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Every day we post 10 new Classical CD and DVD reviews. A free weekly summary is available by e-mail. MusicWeb is not a subscription site. To keep it free please purchase discs through our links.

  Classical Editor Rob Barnett    


THE BEST YEARS OF BRITISH FILM MUSIC, 1936 - 1958 Jan G. Swynnoe The Boydell Press, 2002: xvii, 243pp

ISBN 0-85115-862-5 Ł40 hardback

In 1934, a twenty-three-years-old former student of Arthur Benjamin and Malcolm Sargent at the Royal College of Music, Muir Mathieson, was appointed musical director of London Film Productions, a company set up in 1931 by the Hungarian film director and producer Alexander Korda at Denham studios on the outskirts of London, with the express aim of reinvigorating a declining British film industry. Two years later, Korda released Things to Come, a prestigious, futuristic fantasy film starring Raymond Massey and featuring a musical score by Arthur Bliss composed especially for the film and structurally inherent in it.

Bliss’ score for Things to Come heralded the advent of what Jan Swynnoe describes as a golden age for British film music, which peaked in the decade of the 1940s, both during and after the Second World War.

Mathieson, whose example was followed a little later by Ernest Irving at Ealing studios, recruited leading serious composers of the day for his projects, not only providing them thereby with much-needed employment in difficult, austere times, but in the process lending the distinction of their musical personalities to an industry whose artistic reputation was notably enhanced in the process. International recognition of the outstanding quality of the best British film scores of the period was eventually gained by the world-wide success of such films as Laurence Olivier’s masterly Henry V, with unforgettable music by William Walton, and Michael Powell’s The Red Shoes, which in 1948 won, for the first time by a British composer, an Academy Award for the best original film score.

The first three chapters of this lucidly written book are concerned to trace in outline the differences in approach to the musical scoring of films in Britain and America during the period under discussion, namely the 1930s and 1940s - the first two decades of sound-film production. In simplified terms, these differences can be traced by way of national traditions: on the one hand American film-making: extravert, visual, favouring sensation and melodrama, and employing formulaic musical scoring by a team of largely German/Austrian/Jewish refugee composers steeped in the late-Romantic leitmotivic techniques of such European masters as Wagner, Strauss and Puccini; and on the other, British film-making: inward-looking, drawing on a long-established background of educated, literary and theatrical endeavour, favouring complex character exploration at the expense of visually-driven, cinematic exposition, and employing the creative talents of largely native composers distinguished by their uniquely recognisable musical personalities.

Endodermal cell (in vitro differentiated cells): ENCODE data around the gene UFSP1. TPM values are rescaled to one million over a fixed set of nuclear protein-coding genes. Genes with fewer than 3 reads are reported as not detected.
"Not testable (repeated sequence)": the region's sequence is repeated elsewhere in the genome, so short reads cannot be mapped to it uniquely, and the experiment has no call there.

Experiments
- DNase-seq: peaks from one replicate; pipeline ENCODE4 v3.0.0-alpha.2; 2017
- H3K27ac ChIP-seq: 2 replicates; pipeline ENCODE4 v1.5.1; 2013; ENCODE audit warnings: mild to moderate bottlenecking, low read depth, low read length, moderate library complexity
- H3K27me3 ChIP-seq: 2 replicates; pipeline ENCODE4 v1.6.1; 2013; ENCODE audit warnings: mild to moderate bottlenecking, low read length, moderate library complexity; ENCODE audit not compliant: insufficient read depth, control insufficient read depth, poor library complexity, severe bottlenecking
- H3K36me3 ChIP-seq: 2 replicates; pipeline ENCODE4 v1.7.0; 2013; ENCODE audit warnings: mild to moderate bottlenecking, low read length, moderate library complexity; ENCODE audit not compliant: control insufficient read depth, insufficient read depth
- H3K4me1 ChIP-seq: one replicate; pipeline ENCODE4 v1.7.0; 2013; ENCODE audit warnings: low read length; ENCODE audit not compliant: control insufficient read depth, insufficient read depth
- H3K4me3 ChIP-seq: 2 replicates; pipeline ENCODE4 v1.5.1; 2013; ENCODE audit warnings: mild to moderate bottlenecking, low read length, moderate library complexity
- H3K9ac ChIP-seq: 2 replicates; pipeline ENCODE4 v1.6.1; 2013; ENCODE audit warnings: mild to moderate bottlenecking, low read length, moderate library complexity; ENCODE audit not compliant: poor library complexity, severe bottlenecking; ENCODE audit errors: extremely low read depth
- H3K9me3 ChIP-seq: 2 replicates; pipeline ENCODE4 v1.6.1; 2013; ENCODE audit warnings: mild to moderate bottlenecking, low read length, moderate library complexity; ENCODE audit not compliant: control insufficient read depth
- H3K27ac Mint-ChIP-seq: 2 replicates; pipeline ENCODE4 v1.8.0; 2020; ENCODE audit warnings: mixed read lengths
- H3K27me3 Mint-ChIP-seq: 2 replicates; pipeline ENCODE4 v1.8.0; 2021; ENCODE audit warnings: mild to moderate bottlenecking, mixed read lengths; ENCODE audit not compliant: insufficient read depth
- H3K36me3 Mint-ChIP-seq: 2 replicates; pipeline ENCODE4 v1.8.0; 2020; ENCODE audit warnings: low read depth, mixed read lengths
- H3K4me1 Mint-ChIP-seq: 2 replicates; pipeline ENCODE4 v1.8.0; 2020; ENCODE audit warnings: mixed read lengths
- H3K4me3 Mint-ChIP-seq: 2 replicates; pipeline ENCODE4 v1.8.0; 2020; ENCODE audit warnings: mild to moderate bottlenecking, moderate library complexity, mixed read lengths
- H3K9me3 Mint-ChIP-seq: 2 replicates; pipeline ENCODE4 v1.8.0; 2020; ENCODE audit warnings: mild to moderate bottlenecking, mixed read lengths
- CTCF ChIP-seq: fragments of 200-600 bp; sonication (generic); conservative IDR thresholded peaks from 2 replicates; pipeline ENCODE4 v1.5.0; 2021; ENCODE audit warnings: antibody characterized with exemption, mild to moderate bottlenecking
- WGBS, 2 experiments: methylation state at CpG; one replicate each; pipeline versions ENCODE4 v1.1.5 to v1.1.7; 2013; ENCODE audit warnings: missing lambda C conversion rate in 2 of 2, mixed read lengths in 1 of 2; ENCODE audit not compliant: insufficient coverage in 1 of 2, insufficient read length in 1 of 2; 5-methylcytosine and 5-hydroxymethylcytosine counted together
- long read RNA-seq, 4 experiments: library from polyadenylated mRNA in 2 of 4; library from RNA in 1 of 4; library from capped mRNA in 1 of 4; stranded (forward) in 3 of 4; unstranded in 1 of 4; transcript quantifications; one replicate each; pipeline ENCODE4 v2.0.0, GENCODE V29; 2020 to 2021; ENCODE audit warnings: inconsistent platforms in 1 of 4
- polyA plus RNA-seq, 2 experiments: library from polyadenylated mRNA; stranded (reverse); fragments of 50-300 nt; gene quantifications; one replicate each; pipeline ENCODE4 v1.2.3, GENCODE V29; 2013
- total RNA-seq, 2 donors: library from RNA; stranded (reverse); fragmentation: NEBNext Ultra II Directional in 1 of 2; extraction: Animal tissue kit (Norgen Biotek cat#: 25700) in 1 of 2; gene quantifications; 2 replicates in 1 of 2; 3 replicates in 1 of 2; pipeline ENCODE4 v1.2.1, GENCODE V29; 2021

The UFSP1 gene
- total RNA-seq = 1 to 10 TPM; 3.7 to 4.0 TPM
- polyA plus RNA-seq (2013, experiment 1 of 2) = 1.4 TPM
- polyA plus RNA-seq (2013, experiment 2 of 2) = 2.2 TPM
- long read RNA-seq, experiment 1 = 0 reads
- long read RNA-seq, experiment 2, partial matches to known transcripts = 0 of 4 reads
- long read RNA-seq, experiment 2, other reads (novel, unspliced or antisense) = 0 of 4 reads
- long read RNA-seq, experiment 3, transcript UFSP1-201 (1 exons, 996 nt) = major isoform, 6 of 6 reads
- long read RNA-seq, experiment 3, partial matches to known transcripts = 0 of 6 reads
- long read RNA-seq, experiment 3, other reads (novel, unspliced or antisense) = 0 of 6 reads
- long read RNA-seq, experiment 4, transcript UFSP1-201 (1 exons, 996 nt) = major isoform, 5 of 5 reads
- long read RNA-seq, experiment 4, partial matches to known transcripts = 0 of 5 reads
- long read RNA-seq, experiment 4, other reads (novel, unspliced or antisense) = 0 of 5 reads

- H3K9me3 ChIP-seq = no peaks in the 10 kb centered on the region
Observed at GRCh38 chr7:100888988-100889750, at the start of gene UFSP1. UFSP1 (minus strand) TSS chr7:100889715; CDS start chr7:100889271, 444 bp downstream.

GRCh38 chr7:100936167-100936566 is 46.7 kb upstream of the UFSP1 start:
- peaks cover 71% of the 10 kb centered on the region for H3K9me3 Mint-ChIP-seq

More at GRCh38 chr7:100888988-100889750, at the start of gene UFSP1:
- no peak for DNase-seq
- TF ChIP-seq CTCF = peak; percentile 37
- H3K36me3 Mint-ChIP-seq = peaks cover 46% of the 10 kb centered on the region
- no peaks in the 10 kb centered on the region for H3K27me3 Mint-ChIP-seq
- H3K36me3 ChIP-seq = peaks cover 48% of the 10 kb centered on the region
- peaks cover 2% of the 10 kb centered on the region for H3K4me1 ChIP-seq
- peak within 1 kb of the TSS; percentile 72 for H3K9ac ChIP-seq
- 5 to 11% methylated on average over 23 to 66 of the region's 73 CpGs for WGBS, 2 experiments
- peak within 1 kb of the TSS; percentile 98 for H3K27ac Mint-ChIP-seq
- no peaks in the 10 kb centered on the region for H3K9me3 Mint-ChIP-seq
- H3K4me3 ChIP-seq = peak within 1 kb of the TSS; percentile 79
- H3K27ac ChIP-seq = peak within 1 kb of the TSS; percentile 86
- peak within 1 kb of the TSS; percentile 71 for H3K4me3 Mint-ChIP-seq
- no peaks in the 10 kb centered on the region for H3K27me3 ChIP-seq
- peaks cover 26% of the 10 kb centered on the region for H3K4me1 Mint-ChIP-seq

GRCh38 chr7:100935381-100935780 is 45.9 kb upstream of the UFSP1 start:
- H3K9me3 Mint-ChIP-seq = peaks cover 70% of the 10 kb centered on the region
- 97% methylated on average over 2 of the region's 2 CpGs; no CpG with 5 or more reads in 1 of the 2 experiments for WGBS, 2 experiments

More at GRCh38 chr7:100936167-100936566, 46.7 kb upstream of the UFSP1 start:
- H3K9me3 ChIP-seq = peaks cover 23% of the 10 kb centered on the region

There follow three chapters exploring in analytical fashion specific examples of feature-film scoring by British composers: William Alwyn, Bernard Stevens, Malcolm Arnold, Arnold Bax (a single chapter on David Lean’s Oliver Twist), Vaughan Williams, Lord Berners and Grace Williams; two chapters examining dialogue-scoring in British films of the 1930s and 1940s - that describing the impact of the Second World War is particularly interesting; a chapter investigating the contribution of foreign composers, such as Miklós Rózsa and Georges Auric, to British films of the period; and finally a chapter discussing British cinema of the 1950s, and composers (Alan Rawsthorne, Alwyn and Arnold again, Benjamin Frankel) involved in what may now be seen as a period of decline preceding the ‘new wave’ revival of the early 1960s, which saw the arrival on the scene of specifically ‘film’ composers such as Ron Goodwin and John Barry, who quite swiftly replaced their older, ‘serious’ colleagues.

The book is completed by the inclusion of three appendices, two of which are transcriptions of conversations recorded between the author and, respectively, Roy Douglas, who worked as arranger and orchestrator so notably and extensively with both Vaughan Williams and Walton, and Doreen Carwithen, Alwyn’s widow and a film composer in her own right. The third appendix is a reprint of a short article by Roy Douglas on the background and genesis of Richard Addinsell’s famous ‘Warsaw Concerto’, featured in the wartime movie Dangerous Moonlight.

There is much of interest in this book for those drawn to its subject. Some of the films discussed in more detail are now rather obscure, and not available to view, for instance, on video e.g. Blue Scar, the first feature-length film scored by a female composer, Grace Williams; and there is often a rather wearisome ‘British is best’ assumption underlying the text, particularly in the earlier sections where American film music is included in discussion. Nevertheless, a good read.

John Talbot

This appears courtesy of the BMS

Details of membership of the British Music Society from

Stephen Trowell, 7 Tudor Gardens, Upminster, Essex RM14 3DE ( 01708 224795


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